high vacuum, low HHO generation energy, high flywheel energy loss
low vacuum, high HHO generation energy, low flywheel energy loss
you cant explain it that easily.
but it can be explained if we walk through every image.
and include all the energies.
the forces provided to the flywheel.
the forces that drain from the flywheel.
but first we need to find the force to the piston from
the HHO explosion.
everything else is simple or should be.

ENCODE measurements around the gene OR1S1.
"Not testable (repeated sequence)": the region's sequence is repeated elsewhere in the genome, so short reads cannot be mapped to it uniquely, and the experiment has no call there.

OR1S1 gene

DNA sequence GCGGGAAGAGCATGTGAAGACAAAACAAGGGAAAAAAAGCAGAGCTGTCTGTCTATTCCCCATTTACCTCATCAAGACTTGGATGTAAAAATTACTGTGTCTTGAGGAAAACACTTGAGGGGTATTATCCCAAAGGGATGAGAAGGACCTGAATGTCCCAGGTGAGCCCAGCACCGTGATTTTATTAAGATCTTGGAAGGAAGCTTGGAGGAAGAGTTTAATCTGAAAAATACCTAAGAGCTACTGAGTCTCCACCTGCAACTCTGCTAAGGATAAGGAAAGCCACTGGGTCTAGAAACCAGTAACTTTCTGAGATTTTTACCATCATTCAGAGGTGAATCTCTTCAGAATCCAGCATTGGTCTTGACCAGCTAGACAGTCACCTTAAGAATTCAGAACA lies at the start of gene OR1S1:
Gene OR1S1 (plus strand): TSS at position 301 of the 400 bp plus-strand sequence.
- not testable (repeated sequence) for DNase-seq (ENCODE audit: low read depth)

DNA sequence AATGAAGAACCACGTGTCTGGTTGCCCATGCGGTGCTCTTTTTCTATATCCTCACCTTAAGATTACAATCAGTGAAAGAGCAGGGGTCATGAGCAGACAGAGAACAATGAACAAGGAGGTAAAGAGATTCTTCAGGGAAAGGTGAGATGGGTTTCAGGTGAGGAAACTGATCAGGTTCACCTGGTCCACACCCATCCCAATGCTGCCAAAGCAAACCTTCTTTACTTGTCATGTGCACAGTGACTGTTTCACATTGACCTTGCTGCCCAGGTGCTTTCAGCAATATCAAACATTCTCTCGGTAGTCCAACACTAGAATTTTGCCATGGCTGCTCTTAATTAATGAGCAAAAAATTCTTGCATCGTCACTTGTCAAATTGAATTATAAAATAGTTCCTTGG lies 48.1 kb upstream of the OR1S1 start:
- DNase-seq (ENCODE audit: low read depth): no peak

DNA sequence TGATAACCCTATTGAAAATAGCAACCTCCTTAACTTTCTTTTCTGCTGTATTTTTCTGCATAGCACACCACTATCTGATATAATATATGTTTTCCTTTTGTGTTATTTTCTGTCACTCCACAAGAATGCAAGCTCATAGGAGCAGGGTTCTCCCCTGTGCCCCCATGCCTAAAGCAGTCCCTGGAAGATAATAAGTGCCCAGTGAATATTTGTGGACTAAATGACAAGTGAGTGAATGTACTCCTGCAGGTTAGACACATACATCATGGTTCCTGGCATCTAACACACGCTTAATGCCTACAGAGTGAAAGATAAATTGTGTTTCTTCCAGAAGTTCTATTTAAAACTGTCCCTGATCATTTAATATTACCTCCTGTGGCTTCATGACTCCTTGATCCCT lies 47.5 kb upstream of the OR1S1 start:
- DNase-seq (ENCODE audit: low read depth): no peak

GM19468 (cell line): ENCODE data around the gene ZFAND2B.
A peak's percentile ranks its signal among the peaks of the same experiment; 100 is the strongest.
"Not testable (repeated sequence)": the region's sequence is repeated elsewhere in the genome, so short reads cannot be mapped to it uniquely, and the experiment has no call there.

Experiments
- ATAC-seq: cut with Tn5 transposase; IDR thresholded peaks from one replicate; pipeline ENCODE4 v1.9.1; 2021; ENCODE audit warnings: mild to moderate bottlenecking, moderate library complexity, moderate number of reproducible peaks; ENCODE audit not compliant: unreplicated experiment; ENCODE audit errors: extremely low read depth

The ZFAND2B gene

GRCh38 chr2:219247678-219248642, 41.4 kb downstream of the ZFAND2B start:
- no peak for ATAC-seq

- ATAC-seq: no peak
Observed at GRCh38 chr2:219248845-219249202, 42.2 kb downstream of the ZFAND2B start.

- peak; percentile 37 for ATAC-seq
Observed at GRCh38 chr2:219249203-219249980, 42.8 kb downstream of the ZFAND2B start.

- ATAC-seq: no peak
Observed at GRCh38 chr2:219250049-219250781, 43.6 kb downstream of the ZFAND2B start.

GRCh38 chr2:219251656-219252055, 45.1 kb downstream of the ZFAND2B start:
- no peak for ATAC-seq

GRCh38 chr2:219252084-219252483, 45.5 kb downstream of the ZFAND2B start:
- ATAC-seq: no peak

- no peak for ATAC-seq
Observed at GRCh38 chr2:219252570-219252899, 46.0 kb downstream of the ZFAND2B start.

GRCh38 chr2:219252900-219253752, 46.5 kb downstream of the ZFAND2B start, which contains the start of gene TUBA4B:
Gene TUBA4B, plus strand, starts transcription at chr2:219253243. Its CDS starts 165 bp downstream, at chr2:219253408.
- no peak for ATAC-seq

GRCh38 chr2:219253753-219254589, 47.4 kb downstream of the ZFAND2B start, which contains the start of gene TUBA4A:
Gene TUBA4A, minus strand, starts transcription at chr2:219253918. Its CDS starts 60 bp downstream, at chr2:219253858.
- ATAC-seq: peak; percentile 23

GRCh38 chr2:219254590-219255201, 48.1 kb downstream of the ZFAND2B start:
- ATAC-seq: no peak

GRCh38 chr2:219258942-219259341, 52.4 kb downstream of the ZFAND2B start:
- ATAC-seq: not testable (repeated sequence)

we already know the Hydrogen has 140 mj energy per kg
gasoline has 40 mj per kg
so we can take a stardard small gas engine and determine how long
it will run on a tank of gas , then divide the volume of the tank of gas by the time it will run and the rpm's and power strokes of the engine.
to find an amount of explosive force to compare with HHO.
we can even use the same exact piston size and stroke of the small gas engine.
this way we will know how much force would be provided to the piston of a gas engine , and since the compression that is caused
by the gas engine is a even steven opperation the compression
differences between the two engines dont really matter.
I will see what I can find.